Lettuce is a staple in many households. It’s healthy, versatile, and can be used in a variety of dishes.
But how long does lettuce last in the fridge? And what happens if it goes bad? In this blog post, we will answer those questions and more!
We’ll also provide some tips on how to store lettuce so that it lasts as long as possible.
How Long Does Lettuce Last?
Lettuce is a popular leafy green vegetable – but it is perishable! Lettuce typically lasts 3-5 days in the fridge, but it can vary depending on the type of lettuce. Romaine lettuce typically lasts longer than iceberg lettuce.
So you can store and consume lettuce for up to a week – but this also depends on the state of the lettuce when you pick it up at the store. If the lettuce is young and fresh, it will last longer than if it’s starting to wilt.
If your lettuce is bruised from the store or the trip home, expect it to go bad faster. The bruising will create openings for bacteria to enter and cause the lettuce to spoil sooner. If you have any doubts about whether or not your lettuce has gone bad, throw it out – it’s better to be safe than sorry!
Lettuce Lifespan in Fridge Table
|How Long lasts in Fridge
|Iceberg lettuce head (Crisphead)
|1 to 2 weeks
|Butter lettuce head (cos, oak or romaine)
|7 to 10 days
|Loose-leaf lettuce (all types)
|3 to 7 days (store dry and airtight)
|Bag Lettuce (leaves)
|2-3 days once opened
How Long Does Lettuce Last in the Fridge
Lettuce will last up to a week in the fridge. However, it’s best to use it within 3-5 days to ensure that it is fresh. To extend the life of lettuce, store it in an airtight container in the fridge.
Once your lettuce starts to go bad, the first signs are usually a slimy texture. This is often noticed before any color change. If you catch it early enough, you can still salvage the lettuce by cutting off the bad parts. But if it’s too far gone, you’ll need to throw it away.
If your lettuce is bruised from the store or the trip home, expect it to go bad faster.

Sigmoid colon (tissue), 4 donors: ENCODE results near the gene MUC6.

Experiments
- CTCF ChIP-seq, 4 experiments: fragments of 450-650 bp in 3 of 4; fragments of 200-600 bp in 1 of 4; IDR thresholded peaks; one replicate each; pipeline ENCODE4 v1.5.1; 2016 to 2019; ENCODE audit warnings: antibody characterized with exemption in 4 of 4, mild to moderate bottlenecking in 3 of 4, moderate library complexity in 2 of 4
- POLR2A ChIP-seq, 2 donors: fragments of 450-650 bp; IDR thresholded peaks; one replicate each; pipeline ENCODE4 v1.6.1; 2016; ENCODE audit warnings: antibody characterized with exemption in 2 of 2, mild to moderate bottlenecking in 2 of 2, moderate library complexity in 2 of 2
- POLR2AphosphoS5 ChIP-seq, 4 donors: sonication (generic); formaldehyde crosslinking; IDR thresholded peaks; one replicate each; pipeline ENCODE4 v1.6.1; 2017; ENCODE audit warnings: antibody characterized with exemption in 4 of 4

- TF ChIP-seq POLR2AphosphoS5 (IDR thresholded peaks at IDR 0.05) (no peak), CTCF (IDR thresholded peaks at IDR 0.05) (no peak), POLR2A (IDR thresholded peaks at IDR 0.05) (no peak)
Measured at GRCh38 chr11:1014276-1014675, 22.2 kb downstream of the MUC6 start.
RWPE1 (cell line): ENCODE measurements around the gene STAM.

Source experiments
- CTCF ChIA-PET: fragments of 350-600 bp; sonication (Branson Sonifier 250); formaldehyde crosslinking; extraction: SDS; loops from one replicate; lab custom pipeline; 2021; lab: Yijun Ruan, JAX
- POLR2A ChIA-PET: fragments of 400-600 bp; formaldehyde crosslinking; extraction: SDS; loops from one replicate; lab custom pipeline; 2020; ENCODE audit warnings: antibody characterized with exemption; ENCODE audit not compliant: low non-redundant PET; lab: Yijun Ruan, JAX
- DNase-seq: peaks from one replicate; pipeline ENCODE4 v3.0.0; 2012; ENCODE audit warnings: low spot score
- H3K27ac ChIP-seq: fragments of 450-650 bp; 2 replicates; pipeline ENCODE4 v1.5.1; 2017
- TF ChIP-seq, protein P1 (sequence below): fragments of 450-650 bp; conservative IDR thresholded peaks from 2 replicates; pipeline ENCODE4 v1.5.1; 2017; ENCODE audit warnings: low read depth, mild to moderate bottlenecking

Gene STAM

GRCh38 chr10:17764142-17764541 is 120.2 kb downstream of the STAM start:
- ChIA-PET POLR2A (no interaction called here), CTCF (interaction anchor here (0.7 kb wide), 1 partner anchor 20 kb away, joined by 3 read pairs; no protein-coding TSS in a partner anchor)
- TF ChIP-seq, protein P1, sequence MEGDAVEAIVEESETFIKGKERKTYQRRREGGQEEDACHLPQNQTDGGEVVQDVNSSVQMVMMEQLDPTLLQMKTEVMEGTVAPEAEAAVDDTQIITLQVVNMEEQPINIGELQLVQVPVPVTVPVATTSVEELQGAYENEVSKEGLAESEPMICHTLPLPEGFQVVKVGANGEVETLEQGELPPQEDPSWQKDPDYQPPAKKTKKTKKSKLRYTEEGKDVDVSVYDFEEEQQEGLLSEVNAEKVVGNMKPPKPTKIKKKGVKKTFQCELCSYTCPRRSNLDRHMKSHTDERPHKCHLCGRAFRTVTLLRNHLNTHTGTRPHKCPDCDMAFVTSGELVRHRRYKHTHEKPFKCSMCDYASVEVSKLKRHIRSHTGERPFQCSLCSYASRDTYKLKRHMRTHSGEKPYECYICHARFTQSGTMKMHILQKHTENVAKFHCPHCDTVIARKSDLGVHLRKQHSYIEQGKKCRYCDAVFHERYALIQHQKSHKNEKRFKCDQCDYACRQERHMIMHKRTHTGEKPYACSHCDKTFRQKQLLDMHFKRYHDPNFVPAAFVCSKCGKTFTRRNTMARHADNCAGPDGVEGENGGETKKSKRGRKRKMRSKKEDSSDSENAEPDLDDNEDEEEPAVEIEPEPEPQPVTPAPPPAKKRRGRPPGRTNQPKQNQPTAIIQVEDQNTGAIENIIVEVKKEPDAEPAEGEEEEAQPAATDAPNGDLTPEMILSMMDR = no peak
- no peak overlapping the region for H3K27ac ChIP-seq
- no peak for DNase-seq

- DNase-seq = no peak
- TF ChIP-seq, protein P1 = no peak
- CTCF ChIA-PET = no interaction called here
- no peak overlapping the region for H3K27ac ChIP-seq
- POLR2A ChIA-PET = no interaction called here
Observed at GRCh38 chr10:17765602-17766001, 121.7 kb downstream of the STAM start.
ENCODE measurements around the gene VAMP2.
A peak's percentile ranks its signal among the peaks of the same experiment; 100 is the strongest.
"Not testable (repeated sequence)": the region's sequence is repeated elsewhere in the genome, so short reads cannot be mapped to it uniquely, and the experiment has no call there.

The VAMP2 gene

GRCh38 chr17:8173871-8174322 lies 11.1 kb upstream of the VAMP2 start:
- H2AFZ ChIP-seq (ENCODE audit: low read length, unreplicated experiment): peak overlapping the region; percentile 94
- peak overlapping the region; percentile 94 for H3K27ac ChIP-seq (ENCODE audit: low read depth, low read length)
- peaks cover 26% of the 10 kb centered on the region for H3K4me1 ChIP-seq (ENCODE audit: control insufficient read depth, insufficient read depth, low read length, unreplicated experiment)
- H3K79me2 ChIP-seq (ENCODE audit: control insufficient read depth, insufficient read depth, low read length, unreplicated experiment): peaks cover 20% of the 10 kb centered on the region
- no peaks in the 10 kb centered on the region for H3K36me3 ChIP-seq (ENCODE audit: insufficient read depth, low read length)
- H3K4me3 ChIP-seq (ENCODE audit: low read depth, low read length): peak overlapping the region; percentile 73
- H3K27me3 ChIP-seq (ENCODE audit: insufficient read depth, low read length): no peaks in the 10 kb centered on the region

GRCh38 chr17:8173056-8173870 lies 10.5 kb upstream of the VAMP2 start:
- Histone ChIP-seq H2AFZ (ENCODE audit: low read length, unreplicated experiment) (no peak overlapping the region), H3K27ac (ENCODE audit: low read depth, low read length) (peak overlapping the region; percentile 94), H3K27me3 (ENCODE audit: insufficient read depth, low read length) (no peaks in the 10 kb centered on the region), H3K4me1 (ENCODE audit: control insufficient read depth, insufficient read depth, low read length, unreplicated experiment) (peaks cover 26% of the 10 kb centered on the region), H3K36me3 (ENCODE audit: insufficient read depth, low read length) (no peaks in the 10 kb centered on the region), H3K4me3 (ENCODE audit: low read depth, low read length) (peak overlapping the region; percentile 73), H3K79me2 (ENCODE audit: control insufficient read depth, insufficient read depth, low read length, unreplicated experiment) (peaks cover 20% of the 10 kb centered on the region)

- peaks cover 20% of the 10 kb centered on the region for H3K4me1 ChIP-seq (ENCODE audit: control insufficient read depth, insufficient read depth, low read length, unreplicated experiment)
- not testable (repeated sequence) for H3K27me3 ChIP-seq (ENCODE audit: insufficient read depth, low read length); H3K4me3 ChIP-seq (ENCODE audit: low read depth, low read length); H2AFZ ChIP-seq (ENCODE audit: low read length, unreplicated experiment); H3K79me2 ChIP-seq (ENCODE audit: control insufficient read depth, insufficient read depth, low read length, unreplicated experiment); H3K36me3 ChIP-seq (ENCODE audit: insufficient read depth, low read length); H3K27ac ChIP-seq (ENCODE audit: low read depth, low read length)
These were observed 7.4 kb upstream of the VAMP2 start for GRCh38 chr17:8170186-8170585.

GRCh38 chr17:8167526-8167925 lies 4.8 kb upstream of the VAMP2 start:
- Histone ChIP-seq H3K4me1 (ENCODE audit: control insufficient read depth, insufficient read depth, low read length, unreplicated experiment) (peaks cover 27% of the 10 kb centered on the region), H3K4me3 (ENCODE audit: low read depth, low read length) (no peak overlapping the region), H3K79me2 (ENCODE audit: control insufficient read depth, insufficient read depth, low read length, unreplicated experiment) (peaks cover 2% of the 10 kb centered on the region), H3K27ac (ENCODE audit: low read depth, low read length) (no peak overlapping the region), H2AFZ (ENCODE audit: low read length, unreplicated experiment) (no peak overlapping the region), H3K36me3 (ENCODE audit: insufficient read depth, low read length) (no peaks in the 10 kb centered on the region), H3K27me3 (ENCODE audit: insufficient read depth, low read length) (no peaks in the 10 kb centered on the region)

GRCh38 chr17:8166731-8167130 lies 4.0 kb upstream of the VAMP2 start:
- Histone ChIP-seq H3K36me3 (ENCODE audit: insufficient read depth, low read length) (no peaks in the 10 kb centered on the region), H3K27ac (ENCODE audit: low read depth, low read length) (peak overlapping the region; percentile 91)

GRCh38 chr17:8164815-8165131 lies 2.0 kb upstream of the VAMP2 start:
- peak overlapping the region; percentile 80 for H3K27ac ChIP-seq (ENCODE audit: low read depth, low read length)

How Long Does Lettuce Last Unrefrigerated
If you don’t refrigerate your lettuce, it will only last for one or two days. This is particularly true in warm climates.
The warmer the weather, the faster lettuce will spoil because it speeds up the process of decomposition. In summer, lettuce left out can go bad within a few hours.
The best way to store lettuce is in the fridge in an airtight container. It is not worth the risk – store your lettuce cold.
Only get lettuce that is solid, free of brownish spots or indications of wilting. The quality of lettuce you buy has a big impact on how long it stays fresh in your refrigerator.
How to Tell Lettuce is Bad?
If you’re not sure if your lettuce is bad, there are a few ways to tell. The first sign is usually a slimy texture. This is often noticed before any color change. You can still save the lettuce by cutting off the bad portions if you catch it early enough. However, if it’s too far gone, you’ll need to bin it.
You will notice a slimy texture as the outside of the lettuce degrades. This usually affects the outermost leaves first. The inside leaves will rarely be slimy before the outsides
You may then notice that lettuce is bad because the leaves will start to change color.
- The color of lettuce can also be a good indicator of whether or not it is bad.
- Typically, lettuce will start to turn brown or black when it is bad. If you notice any significant discoloration, it’s best to throw that part of the lettuce away.
- Pink discoloration or red color is also a sign that lettuce is starting to turn.
Eventually, bad lettuce will start to smell terrible or taste sour. This is the final stage and you should be well aware before this happens. Bin this lettuce. Rotten lettuce tastes like it’s gone bad for a reason – it has!
What Does a Bad Lettuce Look Like?
A rotten lettuce will have a slimy texture and will be discolored. The leaves may also start to smell bad.
- Darker slime
- Pink or red tinge on otherwise normal leaves
- Yellowing of the lettuce head itself
- Brown external leaves of the lettuce head (or chopped lettuce leaves)
- Mould or fur
Is Lettuce Bad That Looks Pink?
Lettuce colors when subjected to high temperatures or significant amounts of oxygen. This is why lettuce starts to turn pink!
The pink tinge is a natural phenomenon that does not hurt you (if you eat the lettuce right away)
You should work hard to consume pink lettuce as soon as possible since this is an indicator that it will not be good for long!
Consume or discard pink lettuce before it turns. If in doubt, throw it out.
There’s no evidence that old lettuce specifically causes food poisoning, but avoid eating slimy, stinky, or out-of-date lettuce to avoid unwanted bacteria. Don’t risk it.
Can You Eat Lettuce That Turns Red?
Some lettuces are naturally red – and some turn a bit red as they get older.
The science that causes redness in lettuce isn’t harmful and red lettuce can be eaten.
However, once lettuce begins to turn red, it must be consumed right away. It might acquire a somewhat harsh flavor.